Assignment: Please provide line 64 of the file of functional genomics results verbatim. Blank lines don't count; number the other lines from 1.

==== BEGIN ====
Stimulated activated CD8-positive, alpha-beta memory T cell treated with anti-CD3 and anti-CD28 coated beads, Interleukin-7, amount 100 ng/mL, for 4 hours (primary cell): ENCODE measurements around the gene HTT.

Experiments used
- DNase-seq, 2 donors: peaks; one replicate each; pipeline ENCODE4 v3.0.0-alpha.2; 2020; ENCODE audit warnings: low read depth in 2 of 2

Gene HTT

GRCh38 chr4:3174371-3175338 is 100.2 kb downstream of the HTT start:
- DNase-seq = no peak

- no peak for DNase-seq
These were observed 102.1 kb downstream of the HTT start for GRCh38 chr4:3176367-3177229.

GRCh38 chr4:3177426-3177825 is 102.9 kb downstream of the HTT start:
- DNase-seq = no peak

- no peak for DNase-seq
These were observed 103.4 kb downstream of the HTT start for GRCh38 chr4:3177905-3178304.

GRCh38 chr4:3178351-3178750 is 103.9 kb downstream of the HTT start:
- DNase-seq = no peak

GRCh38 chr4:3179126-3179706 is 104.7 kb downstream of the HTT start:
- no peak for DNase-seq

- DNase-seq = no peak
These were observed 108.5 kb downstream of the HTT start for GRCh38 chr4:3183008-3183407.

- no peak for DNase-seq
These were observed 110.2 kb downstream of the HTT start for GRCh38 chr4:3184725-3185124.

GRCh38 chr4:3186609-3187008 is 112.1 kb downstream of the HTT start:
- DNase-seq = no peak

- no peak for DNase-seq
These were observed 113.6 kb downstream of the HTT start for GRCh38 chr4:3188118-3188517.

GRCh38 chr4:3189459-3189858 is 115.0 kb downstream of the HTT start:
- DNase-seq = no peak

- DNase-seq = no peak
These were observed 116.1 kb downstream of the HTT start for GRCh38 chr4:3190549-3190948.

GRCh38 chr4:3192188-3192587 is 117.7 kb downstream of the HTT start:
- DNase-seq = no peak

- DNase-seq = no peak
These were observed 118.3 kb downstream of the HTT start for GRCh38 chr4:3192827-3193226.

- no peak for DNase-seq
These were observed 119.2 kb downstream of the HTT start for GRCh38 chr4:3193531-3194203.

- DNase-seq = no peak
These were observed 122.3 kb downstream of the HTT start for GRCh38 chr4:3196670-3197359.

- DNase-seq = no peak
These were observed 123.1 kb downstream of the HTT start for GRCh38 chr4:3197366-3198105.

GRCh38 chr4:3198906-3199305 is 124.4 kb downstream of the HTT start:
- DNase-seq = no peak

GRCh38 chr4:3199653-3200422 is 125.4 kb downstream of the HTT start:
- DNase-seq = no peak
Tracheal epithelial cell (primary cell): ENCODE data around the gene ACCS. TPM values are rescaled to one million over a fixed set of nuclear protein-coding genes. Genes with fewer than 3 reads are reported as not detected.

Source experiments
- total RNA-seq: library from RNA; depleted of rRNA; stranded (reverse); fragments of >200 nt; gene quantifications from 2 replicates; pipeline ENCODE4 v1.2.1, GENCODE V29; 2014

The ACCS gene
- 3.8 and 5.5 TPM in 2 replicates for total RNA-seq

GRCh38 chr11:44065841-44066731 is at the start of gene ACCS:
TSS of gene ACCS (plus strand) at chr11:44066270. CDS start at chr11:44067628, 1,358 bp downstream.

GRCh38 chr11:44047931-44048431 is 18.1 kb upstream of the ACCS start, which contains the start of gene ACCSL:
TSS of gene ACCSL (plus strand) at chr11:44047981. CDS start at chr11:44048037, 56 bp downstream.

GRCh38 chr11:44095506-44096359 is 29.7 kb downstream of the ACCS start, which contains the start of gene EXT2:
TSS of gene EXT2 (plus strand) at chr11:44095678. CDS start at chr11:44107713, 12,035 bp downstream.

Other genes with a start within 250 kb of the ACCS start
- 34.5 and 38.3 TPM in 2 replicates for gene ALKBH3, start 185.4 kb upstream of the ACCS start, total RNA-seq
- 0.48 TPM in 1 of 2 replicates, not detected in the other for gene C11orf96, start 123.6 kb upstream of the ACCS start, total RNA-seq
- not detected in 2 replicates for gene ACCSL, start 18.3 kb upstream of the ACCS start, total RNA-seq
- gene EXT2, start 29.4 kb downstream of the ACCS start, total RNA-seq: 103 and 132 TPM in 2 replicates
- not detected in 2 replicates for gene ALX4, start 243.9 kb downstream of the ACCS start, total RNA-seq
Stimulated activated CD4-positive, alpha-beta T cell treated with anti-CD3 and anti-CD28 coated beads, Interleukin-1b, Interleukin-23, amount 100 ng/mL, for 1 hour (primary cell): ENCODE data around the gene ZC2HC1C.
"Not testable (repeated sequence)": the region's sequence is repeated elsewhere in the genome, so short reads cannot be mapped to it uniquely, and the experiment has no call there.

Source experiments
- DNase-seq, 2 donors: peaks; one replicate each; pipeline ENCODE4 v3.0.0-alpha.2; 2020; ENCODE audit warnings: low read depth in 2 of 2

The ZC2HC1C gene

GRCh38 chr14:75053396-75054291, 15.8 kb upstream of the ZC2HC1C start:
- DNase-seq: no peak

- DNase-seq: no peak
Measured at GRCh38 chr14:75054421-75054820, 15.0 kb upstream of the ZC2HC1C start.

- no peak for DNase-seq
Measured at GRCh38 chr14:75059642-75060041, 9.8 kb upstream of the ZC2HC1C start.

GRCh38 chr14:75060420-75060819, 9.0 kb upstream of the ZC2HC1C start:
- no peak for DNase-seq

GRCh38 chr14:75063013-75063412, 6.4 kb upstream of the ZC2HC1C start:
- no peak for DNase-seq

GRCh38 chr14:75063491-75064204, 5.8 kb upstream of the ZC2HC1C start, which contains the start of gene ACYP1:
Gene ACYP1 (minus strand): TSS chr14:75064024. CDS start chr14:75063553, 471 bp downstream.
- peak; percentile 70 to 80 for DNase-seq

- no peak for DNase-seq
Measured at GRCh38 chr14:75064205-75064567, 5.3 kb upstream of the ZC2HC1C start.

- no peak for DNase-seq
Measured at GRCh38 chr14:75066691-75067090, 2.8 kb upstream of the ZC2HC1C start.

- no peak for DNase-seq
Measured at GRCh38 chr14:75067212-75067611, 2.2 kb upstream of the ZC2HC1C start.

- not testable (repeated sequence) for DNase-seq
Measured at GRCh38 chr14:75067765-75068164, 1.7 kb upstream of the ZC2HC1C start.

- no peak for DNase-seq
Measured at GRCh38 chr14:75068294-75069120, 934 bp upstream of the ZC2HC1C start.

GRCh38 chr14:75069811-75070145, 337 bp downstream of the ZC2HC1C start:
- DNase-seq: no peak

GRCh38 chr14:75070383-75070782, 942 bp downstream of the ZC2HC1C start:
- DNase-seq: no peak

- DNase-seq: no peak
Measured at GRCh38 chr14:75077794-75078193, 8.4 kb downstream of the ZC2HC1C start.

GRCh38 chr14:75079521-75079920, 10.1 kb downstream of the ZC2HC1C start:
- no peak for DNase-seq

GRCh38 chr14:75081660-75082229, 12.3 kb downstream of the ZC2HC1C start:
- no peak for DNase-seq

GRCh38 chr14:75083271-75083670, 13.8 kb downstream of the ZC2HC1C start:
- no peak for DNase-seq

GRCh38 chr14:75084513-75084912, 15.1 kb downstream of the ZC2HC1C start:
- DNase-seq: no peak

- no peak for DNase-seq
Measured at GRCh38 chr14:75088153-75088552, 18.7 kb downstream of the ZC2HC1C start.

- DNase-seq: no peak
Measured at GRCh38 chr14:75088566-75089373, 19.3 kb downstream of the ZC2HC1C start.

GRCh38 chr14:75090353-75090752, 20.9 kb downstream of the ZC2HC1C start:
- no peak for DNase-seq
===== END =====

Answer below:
The ZC2HC1C gene